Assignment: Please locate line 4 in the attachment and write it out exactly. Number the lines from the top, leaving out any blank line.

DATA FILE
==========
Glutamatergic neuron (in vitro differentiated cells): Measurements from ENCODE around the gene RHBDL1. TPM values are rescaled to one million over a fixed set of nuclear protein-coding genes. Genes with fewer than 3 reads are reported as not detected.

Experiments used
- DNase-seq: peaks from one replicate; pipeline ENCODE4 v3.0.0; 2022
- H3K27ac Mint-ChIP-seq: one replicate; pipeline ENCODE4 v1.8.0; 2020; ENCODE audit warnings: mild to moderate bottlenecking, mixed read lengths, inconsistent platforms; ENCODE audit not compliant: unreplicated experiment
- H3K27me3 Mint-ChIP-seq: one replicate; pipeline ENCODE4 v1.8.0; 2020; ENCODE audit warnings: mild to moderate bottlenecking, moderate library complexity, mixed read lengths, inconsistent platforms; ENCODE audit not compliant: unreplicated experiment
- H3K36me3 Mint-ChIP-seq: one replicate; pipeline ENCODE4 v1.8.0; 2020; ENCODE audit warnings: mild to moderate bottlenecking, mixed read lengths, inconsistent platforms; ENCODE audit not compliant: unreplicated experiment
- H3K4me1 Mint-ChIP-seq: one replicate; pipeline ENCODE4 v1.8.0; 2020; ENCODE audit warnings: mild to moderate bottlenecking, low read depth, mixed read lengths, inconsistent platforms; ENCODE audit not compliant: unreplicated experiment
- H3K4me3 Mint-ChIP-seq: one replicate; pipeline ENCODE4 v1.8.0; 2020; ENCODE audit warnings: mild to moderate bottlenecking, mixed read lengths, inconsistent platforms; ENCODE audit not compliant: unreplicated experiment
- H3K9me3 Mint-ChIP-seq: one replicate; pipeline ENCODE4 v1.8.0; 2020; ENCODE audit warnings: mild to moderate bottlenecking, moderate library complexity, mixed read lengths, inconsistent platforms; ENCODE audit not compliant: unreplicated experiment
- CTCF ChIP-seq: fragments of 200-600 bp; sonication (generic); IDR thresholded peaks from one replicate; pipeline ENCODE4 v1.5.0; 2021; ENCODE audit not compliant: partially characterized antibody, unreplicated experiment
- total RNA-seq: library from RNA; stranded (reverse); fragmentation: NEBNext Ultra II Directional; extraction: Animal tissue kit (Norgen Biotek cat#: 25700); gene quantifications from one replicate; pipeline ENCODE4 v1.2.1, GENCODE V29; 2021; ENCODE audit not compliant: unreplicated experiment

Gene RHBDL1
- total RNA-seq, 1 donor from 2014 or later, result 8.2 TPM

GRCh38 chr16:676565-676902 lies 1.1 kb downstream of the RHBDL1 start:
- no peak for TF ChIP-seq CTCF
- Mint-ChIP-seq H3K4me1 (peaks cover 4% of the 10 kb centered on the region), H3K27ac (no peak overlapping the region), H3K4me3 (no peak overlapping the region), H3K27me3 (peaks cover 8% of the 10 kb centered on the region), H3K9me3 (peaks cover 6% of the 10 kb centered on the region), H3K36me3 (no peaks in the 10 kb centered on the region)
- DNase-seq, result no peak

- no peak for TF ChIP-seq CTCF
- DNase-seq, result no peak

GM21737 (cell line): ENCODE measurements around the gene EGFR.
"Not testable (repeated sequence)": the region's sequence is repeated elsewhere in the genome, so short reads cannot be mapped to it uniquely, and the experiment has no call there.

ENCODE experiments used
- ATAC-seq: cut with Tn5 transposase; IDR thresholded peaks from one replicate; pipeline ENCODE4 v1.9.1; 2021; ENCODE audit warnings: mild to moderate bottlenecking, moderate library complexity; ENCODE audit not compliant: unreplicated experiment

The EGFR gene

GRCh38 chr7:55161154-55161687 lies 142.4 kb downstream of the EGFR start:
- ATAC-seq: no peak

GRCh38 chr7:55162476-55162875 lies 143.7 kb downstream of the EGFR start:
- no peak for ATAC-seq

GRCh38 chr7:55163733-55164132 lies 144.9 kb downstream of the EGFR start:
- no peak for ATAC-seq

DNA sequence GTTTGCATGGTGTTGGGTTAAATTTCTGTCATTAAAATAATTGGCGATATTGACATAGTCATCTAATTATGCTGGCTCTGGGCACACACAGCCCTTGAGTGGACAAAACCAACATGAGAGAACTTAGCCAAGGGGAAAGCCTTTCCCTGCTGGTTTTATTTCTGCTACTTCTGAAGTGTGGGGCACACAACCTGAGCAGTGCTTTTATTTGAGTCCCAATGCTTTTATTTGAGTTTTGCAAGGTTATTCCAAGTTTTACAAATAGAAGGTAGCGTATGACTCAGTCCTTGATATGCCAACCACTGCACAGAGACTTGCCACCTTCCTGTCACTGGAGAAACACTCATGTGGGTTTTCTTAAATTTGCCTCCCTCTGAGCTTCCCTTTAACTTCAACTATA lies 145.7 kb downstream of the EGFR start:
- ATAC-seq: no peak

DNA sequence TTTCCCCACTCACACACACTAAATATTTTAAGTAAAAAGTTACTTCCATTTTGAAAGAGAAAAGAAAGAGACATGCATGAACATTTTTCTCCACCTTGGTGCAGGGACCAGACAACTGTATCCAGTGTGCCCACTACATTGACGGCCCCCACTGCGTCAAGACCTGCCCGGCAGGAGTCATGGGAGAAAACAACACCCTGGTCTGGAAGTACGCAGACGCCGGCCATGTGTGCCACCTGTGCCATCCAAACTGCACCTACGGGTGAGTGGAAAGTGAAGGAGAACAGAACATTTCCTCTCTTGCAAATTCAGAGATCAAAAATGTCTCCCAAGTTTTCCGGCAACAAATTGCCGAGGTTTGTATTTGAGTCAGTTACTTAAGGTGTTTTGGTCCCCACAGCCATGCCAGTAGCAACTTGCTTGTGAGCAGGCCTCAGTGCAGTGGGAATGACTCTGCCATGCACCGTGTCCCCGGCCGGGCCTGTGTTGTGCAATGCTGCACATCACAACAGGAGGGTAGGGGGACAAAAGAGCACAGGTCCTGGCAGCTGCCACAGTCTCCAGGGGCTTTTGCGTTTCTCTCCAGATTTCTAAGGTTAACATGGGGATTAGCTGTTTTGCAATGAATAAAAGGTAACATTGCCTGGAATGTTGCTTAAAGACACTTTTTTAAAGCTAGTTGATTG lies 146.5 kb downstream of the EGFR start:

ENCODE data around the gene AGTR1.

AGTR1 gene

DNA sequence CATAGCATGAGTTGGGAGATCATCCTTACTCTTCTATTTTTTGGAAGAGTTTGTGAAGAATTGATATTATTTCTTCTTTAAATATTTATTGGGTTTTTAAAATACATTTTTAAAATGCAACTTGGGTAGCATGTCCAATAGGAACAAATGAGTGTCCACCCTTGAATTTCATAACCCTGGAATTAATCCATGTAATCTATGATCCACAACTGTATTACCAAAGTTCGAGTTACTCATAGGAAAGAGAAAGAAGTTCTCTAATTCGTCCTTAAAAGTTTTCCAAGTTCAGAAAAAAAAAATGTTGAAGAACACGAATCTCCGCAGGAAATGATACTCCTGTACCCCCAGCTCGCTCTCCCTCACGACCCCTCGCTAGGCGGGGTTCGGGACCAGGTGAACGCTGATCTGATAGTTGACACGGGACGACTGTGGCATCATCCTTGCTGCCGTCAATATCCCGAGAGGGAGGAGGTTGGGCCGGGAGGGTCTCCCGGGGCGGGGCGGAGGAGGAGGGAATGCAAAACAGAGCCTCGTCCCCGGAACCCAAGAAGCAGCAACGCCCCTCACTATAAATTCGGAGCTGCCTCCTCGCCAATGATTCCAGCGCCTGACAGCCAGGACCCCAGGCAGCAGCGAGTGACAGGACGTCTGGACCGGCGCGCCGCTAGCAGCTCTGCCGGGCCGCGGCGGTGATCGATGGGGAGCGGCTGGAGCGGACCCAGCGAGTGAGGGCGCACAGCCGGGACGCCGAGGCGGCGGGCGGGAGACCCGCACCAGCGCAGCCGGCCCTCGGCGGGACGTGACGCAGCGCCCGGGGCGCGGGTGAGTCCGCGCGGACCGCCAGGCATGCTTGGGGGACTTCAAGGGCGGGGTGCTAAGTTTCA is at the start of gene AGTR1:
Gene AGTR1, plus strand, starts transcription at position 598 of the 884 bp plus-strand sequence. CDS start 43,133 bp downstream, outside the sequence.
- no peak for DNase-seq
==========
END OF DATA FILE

- H3K27ac Mint-ChIP-seq: one replicate; pipeline ENCODE4 v1.8.0; 2020; ENCODE audit warnings: mild to moderate bottlenecking, mixed read lengths, inconsistent platforms; ENCODE audit not compliant: unreplicated experiment